“Ceremonial scalp dancing precedes the buying of the scalps. Only those who are pure of heart are allowed to dance the scalps, part of a ceremony to show respect for the scalps and to honor the dead warriors. After the dance, the scalp locks are put on long poles and set on the highest hill. Food is provided for the departing spirits by setting it at the foot of the burial poles. It is given so the spirit will not come back to haunt them”. (commentary written by Oscar Howe)
A dramatic, beautifully designed composition illustrating a feature of his culture’s past tradition–often Oscar Howe successfully married the subject to his artistic depiction–powerful, modern, meaningful.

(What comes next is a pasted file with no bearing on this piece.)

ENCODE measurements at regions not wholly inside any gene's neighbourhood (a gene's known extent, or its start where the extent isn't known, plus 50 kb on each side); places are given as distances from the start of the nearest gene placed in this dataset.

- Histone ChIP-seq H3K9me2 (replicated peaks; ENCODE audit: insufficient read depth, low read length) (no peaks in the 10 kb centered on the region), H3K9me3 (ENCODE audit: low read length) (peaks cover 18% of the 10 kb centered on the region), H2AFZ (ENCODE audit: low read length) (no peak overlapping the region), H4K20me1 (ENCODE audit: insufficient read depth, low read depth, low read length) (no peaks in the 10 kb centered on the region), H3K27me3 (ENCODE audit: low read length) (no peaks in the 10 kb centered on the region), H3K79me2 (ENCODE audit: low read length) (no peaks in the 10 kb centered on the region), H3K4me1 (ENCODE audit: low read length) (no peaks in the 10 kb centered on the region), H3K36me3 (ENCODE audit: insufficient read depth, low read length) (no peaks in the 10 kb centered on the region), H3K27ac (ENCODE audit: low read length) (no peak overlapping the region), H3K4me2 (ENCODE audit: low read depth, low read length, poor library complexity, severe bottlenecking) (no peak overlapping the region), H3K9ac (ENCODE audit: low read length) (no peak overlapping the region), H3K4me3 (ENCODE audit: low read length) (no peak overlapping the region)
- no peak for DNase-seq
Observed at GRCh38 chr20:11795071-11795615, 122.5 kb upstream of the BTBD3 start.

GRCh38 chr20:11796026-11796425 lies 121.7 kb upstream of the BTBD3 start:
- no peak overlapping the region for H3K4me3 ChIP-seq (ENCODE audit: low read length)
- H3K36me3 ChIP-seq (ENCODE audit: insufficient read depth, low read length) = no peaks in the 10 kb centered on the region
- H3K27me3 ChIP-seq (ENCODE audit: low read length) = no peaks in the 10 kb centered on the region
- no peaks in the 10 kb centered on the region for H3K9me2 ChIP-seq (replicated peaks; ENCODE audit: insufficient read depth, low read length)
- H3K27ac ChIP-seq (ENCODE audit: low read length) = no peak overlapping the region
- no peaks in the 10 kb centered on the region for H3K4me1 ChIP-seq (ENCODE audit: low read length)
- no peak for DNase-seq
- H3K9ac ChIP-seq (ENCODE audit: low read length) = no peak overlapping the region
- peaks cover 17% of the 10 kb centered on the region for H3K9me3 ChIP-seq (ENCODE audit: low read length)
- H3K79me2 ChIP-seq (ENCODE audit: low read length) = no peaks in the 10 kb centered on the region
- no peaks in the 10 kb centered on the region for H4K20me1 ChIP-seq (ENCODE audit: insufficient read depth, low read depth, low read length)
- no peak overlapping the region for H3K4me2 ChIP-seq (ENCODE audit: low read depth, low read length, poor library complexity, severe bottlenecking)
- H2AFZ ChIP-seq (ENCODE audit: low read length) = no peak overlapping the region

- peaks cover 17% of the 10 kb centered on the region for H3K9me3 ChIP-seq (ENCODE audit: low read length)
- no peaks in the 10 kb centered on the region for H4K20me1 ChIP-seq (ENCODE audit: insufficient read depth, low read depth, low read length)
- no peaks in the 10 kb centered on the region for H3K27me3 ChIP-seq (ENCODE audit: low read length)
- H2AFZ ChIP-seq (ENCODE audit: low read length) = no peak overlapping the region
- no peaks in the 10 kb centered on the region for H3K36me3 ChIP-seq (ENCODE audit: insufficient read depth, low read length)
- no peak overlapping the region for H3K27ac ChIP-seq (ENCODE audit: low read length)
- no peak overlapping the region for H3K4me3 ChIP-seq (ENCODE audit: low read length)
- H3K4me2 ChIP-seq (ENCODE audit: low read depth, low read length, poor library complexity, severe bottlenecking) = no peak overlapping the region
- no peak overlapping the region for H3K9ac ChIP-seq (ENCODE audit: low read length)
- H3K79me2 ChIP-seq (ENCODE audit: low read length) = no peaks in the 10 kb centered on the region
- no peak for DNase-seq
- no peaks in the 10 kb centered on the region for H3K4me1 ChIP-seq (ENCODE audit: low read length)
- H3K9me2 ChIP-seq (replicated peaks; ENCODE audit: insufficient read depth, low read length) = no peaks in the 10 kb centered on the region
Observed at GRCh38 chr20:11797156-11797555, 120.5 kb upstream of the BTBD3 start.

Choose to experience Howe’s retrospective at either the Portland Art Museum October 29 2022- May 14 2023 or later in 2023, June 11-September 17.
The corresponding hard-bound catalogue ($50) references Howe’s pushback to the Philbrook when his paintings were judged “not Indian enough”. Typecasting of what paintings by American Indians should look like was being imposed. Some called it “conventional style”. Meanwhile he and other artists rebelled, choosing innovation over complying with externally determined limitations. The earliest of the “bold ones” included Leon Polk Smith, Dick West Sr., Pablita Velarde, Oscar Howe, George Morrison, Blackbear Bosin and Patrick Swazo Hinds.
SavvyCollector has been privileged to share with buyers the work of Oscar Howe on many occasions since 2009. Woman Scalp Dancer was just one of these rehomed paintings.
Corinne Cain SavvyCollector.com